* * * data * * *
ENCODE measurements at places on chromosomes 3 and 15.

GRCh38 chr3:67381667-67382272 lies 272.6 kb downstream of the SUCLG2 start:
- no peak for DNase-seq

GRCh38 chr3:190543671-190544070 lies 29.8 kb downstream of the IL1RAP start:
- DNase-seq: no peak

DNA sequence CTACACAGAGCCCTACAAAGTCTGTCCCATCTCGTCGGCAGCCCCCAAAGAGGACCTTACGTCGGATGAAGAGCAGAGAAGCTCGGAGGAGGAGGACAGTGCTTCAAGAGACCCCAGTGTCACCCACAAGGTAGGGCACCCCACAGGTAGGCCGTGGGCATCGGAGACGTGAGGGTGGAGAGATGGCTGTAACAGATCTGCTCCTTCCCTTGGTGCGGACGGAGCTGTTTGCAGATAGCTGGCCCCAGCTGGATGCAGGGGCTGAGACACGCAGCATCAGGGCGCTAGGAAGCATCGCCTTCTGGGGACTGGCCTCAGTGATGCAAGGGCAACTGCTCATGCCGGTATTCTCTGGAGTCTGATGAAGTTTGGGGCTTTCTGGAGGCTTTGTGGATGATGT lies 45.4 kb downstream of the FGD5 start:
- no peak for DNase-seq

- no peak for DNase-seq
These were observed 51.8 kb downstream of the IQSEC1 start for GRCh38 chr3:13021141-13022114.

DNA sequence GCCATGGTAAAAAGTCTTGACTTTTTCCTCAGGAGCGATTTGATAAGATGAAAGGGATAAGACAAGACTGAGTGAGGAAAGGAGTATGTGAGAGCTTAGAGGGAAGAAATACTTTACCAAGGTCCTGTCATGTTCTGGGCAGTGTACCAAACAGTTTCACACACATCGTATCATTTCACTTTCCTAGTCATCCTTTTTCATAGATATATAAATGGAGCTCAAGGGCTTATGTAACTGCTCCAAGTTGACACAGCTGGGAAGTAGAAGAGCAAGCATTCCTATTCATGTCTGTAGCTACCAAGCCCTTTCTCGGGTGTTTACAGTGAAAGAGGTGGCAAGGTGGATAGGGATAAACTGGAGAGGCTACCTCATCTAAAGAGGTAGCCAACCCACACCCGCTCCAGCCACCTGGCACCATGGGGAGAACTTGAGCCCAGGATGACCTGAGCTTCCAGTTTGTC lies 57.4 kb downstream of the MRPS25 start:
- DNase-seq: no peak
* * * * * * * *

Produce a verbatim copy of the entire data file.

ENCODE measurements at places on chromosomes 3 and 15.

GRCh38 chr3:67381667-67382272 lies 272.6 kb downstream of the SUCLG2 start:
- no peak for DNase-seq

GRCh38 chr3:190543671-190544070 lies 29.8 kb downstream of the IL1RAP start:
- DNase-seq: no peak

DNA sequence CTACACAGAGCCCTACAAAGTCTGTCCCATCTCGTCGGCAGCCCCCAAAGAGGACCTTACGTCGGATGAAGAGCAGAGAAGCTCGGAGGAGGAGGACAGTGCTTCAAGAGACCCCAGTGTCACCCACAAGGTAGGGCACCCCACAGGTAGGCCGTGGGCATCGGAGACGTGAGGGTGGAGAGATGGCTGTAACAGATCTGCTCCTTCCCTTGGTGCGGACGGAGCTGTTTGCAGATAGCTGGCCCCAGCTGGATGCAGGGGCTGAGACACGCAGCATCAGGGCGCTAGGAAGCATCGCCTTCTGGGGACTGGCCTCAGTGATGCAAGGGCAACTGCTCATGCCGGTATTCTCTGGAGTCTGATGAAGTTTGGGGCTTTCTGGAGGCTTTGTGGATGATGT lies 45.4 kb downstream of the FGD5 start:
- no peak for DNase-seq

- no peak for DNase-seq
These were observed 51.8 kb downstream of the IQSEC1 start for GRCh38 chr3:13021141-13022114.

DNA sequence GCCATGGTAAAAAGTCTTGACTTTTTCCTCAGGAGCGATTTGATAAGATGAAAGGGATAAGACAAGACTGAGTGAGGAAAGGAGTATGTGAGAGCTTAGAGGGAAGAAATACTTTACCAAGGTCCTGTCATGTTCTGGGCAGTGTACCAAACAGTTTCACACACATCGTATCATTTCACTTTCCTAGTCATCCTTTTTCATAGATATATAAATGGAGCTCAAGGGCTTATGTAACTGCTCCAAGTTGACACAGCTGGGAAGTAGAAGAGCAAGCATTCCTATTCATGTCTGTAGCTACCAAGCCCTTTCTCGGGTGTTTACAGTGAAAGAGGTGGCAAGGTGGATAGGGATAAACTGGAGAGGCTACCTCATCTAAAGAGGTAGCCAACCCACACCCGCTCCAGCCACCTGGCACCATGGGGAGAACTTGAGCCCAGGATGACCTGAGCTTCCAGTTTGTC lies 57.4 kb downstream of the MRPS25 start:
- DNase-seq: no peak